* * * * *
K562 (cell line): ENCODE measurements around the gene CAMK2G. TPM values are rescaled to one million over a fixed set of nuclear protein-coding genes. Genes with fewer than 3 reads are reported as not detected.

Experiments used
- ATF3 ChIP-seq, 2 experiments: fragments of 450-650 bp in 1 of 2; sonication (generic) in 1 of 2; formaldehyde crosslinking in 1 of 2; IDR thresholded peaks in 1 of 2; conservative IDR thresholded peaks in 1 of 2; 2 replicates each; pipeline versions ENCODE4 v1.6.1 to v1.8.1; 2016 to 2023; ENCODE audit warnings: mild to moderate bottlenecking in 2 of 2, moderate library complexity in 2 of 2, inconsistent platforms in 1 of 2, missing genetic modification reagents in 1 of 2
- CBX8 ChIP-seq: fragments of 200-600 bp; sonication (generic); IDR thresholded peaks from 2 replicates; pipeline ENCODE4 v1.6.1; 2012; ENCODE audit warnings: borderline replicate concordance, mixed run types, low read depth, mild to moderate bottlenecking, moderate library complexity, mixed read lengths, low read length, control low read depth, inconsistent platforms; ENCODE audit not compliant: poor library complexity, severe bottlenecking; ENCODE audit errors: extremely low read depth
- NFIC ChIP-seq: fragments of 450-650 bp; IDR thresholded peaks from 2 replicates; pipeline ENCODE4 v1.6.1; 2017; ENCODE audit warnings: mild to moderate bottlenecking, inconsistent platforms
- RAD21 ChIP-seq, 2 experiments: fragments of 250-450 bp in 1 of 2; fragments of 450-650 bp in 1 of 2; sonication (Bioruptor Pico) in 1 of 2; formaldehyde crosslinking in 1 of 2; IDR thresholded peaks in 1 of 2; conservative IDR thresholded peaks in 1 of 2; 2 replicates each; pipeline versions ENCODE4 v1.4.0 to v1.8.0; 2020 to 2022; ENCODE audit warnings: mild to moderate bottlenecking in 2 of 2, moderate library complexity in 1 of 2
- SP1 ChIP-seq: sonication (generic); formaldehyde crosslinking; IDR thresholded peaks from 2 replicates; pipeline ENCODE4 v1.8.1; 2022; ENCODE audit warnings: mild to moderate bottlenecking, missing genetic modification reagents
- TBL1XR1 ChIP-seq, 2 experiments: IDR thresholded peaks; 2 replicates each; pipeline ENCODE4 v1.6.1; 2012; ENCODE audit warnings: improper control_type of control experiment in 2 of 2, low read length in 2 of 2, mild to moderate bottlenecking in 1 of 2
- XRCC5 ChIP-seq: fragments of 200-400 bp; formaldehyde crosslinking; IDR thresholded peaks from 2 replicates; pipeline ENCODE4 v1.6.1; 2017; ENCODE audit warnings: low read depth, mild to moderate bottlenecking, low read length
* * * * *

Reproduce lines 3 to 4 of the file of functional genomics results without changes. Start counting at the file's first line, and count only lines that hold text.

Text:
- ATF3 ChIP-seq, 2 experiments: fragments of 450-650 bp in 1 of 2; sonication (generic) in 1 of 2; formaldehyde crosslinking in 1 of 2; IDR thresholded peaks in 1 of 2; conservative IDR thresholded peaks in 1 of 2; 2 replicates each; pipeline versions ENCODE4 v1.6.1 to v1.8.1; 2016 to 2023; ENCODE audit warnings: mild to moderate bottlenecking in 2 of 2, moderate library complexity in 2 of 2, inconsistent platforms in 1 of 2, missing genetic modification reagents in 1 of 2
- CBX8 ChIP-seq: fragments of 200-600 bp; sonication (generic); IDR thresholded peaks from 2 replicates; pipeline ENCODE4 v1.6.1; 2012; ENCODE audit warnings: borderline replicate concordance, mixed run types, low read depth, mild to moderate bottlenecking, moderate library complexity, mixed read lengths, low read length, control low read depth, inconsistent platforms; ENCODE audit not compliant: poor library complexity, severe bottlenecking; ENCODE audit errors: extremely low read depth